Isotope Effect in BCS Theory

According to the weak coupling BCS theory, the relation between transition temperature Tc, typical phonon frequency ω and interaction strength N(Ef)V as:

k B T c = 1.14 ω exp ( 1 V N ( E f ) ) (1)

V is the pairing potential arising from electron-phonon interaction, N(Ef) is the electron density of states at Fermi surface and kB is the Boltzmann constant. The transition temperature is a strong function of the electron concentration, and its proportional to ħω, which is consistent with the isotope shift. It should be possible to make estimates of the change of Tc with pressure, alloying, etc., from (1). The following approximation can be used to calculate ω which is proportional to M-1/2 [15], where M is the ionic mass. Within the framework of the electron-phonon mechanism, the Tc can be described by the following relation:

T c = A M α (2)

where A is a constant, M is the mass of the element substituted by its isotope and α is the isotope effect coefficient, which is defined as:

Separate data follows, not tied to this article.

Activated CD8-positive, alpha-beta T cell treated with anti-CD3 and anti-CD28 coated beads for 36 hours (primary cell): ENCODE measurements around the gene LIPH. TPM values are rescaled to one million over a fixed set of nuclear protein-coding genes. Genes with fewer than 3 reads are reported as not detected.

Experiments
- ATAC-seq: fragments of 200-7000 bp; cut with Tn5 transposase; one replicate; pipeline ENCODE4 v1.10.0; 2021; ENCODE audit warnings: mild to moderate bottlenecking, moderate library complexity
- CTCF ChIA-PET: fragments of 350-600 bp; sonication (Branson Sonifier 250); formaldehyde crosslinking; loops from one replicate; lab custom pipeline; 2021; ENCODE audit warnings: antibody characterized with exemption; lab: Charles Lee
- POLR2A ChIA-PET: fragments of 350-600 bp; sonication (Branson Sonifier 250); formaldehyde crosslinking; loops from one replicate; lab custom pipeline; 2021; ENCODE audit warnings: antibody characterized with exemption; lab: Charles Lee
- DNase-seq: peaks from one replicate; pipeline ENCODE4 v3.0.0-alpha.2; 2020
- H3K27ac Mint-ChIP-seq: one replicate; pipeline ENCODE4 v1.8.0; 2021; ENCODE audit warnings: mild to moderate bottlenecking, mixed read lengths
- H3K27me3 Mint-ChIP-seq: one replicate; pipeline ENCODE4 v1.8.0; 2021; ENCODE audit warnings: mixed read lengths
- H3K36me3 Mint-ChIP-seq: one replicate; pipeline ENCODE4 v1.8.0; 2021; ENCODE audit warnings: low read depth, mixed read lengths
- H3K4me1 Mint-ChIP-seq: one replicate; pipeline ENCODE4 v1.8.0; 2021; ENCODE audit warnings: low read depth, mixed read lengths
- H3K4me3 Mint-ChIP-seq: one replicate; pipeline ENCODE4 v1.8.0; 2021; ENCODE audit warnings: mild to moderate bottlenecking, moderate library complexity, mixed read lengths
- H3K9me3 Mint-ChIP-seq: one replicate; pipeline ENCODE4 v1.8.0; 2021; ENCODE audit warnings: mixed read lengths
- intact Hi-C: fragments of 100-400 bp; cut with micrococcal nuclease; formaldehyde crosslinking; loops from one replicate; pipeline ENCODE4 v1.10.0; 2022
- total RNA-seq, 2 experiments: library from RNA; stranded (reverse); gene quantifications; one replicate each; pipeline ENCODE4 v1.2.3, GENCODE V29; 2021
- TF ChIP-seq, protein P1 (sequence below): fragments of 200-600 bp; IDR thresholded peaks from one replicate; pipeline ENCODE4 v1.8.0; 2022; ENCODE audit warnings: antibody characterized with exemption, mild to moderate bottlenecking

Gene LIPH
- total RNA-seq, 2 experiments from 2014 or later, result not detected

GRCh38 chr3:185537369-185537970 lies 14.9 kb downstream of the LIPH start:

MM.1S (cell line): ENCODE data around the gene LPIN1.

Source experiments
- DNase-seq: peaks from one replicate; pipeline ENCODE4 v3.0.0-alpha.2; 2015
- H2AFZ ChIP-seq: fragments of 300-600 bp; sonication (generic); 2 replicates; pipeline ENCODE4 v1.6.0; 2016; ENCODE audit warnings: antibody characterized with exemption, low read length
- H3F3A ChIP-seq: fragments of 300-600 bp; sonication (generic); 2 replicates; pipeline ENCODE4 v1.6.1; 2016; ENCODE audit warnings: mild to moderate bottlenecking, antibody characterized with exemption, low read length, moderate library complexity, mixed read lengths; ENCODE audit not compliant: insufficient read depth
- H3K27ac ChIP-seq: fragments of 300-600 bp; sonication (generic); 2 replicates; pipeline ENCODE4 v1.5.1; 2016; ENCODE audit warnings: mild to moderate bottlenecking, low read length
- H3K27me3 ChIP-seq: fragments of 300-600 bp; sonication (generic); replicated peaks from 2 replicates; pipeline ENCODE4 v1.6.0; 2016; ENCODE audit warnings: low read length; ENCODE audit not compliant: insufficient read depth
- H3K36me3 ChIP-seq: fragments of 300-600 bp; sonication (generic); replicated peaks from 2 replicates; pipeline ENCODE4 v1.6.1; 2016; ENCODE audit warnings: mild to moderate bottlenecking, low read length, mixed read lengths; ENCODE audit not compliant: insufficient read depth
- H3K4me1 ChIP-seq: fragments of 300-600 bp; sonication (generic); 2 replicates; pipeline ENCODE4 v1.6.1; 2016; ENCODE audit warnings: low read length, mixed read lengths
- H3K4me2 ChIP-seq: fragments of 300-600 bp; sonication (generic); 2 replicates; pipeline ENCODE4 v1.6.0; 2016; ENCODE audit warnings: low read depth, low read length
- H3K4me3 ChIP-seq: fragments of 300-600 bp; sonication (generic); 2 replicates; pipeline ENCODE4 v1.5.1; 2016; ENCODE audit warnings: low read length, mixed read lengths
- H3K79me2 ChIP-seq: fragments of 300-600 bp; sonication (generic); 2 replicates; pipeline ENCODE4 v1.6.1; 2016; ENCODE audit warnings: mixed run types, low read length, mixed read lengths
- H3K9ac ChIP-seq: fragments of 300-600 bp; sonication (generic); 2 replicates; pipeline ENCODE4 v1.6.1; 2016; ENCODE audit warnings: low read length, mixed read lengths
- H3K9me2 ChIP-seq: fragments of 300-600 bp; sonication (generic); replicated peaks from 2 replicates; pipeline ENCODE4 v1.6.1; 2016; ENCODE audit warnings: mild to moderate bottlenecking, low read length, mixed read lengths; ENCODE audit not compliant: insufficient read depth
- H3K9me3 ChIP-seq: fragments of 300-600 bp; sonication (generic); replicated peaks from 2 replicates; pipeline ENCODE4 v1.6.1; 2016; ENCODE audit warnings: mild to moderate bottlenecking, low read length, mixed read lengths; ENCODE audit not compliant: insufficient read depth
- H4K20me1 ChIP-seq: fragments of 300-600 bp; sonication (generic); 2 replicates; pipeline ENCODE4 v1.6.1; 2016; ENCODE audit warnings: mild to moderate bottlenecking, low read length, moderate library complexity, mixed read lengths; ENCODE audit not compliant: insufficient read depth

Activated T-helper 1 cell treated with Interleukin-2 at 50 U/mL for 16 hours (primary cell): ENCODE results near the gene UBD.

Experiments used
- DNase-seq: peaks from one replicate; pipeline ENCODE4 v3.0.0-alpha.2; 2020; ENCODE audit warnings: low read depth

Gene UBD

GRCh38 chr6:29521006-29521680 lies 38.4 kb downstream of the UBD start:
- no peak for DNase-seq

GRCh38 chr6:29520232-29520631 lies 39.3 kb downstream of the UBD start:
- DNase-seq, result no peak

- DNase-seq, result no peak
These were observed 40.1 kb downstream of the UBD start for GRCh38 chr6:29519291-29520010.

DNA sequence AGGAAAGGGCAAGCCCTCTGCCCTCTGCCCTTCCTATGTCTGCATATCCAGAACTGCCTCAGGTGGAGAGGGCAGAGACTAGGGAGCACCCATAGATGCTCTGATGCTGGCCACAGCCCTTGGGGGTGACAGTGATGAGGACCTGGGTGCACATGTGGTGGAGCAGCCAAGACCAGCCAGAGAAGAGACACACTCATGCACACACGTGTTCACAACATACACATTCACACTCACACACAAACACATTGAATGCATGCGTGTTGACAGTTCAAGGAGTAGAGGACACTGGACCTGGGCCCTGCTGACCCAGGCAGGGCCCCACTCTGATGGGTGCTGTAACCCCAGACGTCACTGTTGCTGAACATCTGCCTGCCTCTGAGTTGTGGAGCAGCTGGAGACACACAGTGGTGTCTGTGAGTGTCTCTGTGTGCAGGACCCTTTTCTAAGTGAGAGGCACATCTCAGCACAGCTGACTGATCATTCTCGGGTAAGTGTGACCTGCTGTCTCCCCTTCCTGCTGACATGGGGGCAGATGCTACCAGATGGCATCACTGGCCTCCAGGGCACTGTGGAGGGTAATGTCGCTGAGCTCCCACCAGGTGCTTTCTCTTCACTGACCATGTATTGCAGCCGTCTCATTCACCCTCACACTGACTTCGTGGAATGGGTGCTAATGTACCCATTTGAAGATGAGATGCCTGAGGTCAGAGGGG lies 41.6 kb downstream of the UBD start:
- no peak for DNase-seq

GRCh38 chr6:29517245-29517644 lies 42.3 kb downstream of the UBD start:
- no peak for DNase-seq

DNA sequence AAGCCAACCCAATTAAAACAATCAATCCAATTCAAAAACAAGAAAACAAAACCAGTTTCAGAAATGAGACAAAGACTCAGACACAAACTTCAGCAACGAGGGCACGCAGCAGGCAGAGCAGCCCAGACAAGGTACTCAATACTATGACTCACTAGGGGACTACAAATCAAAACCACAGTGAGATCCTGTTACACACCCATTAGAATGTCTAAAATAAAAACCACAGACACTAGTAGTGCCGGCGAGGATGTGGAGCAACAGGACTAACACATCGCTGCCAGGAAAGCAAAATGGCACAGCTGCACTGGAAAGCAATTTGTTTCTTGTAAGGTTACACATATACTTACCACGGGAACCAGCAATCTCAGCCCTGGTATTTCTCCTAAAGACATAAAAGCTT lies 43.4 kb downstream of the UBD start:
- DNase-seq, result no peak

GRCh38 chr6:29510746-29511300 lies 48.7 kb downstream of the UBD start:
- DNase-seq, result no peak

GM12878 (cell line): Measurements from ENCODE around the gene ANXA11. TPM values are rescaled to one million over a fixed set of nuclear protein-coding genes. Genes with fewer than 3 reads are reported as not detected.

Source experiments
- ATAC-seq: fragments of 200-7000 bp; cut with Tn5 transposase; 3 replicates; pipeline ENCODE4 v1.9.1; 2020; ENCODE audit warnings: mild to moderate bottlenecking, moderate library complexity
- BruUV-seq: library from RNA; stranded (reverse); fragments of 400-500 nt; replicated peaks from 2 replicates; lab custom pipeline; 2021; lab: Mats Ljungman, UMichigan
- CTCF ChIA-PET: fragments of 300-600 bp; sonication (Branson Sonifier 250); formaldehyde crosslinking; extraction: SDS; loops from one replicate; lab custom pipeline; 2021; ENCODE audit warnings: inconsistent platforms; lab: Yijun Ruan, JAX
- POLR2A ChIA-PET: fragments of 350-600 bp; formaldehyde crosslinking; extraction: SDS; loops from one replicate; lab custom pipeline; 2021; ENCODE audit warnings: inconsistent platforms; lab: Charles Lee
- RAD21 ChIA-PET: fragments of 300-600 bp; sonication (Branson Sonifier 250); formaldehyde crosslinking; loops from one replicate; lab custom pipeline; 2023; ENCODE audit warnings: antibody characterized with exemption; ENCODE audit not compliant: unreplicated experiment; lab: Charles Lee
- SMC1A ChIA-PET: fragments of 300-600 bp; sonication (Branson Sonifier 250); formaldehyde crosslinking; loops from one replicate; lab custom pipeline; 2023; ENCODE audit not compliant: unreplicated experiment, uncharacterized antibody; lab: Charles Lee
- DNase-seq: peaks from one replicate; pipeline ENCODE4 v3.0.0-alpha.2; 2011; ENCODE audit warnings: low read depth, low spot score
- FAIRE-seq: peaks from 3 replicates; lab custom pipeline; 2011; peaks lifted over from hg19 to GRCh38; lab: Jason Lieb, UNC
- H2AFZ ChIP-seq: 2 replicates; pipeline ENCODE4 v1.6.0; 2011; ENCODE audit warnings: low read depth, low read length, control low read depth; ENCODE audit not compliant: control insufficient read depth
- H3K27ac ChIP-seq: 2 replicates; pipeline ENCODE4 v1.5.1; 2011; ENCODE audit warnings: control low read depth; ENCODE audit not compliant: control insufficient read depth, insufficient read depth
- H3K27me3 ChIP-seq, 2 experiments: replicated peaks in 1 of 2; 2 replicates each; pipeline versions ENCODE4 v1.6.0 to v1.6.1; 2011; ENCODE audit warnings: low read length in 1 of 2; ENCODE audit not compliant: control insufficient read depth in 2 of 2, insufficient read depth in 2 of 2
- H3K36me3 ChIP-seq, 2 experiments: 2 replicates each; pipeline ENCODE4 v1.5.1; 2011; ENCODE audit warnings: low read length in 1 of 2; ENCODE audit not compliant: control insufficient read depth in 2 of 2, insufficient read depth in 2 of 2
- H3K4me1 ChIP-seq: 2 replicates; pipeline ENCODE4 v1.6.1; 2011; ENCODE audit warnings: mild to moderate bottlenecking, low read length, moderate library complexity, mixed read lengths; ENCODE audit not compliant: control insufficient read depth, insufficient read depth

α = ln T c ln M M T c Δ T c Δ M (3)

where ∆Tc is the shift of the critical temperature substitution of isotopic mass and ∆M is the mass difference between two isotopes. In the standard BCS theory, Tc is inversely proportional to the square root of the masses of the isotope elements, hence the isotope effect coefficient α = 0.5 which has been considered in good agreement with important isotope effect in many metals as mentioned before. In numerical simulation of the Equation (3), Huang [16] argued that the following equation is more accurate than that in (3):

α i = ln T c ( i + 1 ) ln T c ( i ) ln M i + 1 ln M i M i T c ( i ) T c ( i + 1 ) T c ( i ) M i + 1 M i (4)

In the formula (4), two set of adjacent data (Tc(i), M(i)), Tc(i + 1) and Mi+1 should be used for an accurate calculation of αi.

Vora [17] has deduced from the best fit to the data of about twenty-five materials, the following equation for Tc:

T c = ( ω 10.71 ) ( λ 0.3362 ) (5)

where ω is the average phonon frequency and λ is the electron-phonon coupling strength. As the electron-phonon coupling strength is unaffected by the isotope substitution for harmonic phonon dispersion, and by using Equation (5), the isotope-effect coefficient can be written in terms of the phonon frequency for the LaH10-LaD10 system as example:

α = M Δ M ω LaD 10 ω LaH 10 ω LaH 10 (6)

The isotope effect evaluation using Equation (6) requires only the knowledge of the phonon frequencies which can be measured by the infrared or Raman spectra or predicted by the first principal density functional theory DFT. This equation indicates that the isotope effect causes a phonons frequency shift (energy shift) which differs than the original BCS theory which is given in terms of the superconducting temperature shift. Both of these shifts are due to the internal heavy atom effects.